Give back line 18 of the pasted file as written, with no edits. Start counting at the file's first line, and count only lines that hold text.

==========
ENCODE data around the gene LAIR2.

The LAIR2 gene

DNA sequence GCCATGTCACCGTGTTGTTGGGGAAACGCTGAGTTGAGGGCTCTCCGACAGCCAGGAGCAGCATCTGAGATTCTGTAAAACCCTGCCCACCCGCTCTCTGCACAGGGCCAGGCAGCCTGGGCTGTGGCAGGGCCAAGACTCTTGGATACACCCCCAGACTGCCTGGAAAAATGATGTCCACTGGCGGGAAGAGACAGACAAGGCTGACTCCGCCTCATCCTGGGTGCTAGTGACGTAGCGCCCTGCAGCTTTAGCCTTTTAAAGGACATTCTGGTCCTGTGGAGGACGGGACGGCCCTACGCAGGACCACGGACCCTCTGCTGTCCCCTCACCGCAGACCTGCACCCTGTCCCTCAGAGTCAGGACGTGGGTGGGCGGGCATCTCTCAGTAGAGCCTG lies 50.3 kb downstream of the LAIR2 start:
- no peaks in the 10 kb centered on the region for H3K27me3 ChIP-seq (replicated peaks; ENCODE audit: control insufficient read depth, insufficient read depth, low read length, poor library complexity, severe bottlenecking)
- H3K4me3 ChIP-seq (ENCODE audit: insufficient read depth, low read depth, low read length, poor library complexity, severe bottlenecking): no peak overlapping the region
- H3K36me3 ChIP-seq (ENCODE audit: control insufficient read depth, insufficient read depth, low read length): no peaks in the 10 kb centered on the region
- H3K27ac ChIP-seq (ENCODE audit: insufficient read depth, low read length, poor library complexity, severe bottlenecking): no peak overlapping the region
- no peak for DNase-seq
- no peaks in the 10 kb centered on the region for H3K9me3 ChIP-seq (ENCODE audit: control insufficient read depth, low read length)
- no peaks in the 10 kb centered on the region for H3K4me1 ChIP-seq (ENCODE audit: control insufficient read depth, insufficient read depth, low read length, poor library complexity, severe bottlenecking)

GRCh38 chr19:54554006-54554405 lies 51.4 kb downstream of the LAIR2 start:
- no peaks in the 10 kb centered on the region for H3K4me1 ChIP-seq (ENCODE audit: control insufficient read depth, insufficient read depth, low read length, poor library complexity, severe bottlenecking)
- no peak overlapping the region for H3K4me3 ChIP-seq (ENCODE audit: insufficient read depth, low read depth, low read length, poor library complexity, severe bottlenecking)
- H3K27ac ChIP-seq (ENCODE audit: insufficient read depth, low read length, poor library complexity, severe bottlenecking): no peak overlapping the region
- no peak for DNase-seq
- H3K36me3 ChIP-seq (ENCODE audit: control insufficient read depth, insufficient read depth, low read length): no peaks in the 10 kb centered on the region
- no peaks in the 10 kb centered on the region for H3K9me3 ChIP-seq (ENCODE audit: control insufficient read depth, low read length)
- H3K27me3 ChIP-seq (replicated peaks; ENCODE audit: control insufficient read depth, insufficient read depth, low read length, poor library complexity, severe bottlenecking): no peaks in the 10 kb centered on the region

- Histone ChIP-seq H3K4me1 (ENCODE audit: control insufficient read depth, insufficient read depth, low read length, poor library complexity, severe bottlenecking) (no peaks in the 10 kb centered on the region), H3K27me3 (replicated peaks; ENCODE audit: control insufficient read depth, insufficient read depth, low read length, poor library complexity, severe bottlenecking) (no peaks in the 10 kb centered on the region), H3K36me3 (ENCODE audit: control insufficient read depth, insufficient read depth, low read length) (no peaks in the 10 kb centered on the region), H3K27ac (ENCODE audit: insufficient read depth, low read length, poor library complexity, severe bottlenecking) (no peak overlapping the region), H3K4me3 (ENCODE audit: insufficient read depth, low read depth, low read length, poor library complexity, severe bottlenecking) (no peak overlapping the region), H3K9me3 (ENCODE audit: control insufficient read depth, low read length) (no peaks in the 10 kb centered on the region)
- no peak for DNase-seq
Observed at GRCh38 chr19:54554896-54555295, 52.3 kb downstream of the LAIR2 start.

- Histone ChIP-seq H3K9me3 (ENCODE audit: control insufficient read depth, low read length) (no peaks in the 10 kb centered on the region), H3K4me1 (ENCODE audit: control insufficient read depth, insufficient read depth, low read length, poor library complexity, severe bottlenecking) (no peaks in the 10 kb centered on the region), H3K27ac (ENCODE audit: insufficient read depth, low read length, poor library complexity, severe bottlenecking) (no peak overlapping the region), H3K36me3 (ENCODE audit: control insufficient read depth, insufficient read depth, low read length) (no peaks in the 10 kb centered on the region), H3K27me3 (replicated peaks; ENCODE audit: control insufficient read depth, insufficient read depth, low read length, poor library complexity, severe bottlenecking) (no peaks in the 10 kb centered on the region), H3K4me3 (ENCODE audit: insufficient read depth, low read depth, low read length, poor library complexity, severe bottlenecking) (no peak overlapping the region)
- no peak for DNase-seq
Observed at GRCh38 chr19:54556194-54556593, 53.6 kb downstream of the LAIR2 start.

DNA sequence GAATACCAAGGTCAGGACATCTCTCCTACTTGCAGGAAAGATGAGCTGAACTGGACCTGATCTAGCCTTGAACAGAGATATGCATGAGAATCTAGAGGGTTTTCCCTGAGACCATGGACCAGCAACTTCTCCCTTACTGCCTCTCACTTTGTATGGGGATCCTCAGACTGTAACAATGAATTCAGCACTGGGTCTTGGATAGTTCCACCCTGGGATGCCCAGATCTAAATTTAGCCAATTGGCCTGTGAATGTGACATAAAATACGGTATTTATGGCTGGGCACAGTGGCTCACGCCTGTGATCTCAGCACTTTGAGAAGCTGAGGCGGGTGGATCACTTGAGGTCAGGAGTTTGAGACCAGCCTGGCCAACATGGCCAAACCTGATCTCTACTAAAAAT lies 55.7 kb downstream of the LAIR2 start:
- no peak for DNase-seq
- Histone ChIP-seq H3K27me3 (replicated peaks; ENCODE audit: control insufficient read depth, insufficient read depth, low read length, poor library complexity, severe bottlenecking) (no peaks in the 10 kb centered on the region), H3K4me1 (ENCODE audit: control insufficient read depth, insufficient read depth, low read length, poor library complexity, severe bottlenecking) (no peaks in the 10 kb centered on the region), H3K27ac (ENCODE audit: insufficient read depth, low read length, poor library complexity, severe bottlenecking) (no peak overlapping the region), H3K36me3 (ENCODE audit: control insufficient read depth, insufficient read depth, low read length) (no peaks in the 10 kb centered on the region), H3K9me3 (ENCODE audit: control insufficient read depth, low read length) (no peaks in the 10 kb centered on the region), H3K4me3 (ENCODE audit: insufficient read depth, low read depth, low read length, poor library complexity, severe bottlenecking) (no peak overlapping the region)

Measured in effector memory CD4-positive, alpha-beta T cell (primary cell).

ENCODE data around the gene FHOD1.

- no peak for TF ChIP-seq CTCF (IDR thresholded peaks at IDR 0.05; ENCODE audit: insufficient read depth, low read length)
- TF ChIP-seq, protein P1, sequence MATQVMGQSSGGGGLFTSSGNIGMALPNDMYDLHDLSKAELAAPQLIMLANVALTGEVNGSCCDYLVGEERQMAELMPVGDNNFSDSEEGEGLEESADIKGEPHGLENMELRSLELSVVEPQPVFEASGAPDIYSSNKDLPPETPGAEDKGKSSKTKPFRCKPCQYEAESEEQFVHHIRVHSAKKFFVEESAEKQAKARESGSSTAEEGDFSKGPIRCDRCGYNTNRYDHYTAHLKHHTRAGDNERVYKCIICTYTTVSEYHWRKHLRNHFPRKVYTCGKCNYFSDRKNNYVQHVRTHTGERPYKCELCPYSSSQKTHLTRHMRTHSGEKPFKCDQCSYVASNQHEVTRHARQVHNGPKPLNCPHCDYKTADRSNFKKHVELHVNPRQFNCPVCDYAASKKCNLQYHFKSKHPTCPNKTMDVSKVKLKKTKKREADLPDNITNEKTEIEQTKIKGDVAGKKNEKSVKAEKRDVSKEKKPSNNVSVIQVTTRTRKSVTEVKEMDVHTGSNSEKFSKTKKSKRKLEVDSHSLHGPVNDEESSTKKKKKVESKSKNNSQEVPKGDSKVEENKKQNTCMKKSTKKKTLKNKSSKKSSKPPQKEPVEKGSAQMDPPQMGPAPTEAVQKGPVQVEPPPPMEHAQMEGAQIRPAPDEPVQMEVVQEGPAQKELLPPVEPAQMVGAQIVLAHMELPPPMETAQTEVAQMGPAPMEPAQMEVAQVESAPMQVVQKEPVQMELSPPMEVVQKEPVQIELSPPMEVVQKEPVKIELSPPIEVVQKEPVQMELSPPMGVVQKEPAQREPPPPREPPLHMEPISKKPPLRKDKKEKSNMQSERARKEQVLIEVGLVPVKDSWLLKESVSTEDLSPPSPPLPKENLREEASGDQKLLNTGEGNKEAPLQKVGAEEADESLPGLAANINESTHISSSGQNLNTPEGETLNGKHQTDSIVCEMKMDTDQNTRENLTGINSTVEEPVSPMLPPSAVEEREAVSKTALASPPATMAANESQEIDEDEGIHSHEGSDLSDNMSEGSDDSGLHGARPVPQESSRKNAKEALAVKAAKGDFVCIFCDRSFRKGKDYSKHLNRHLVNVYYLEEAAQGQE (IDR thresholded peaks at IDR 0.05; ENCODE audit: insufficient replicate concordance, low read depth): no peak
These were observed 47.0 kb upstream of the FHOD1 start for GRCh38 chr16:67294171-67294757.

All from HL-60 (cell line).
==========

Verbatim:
- H3K27me3 ChIP-seq (replicated peaks; ENCODE audit: control insufficient read depth, insufficient read depth, low read length, poor library complexity, severe bottlenecking): no peaks in the 10 kb centered on the region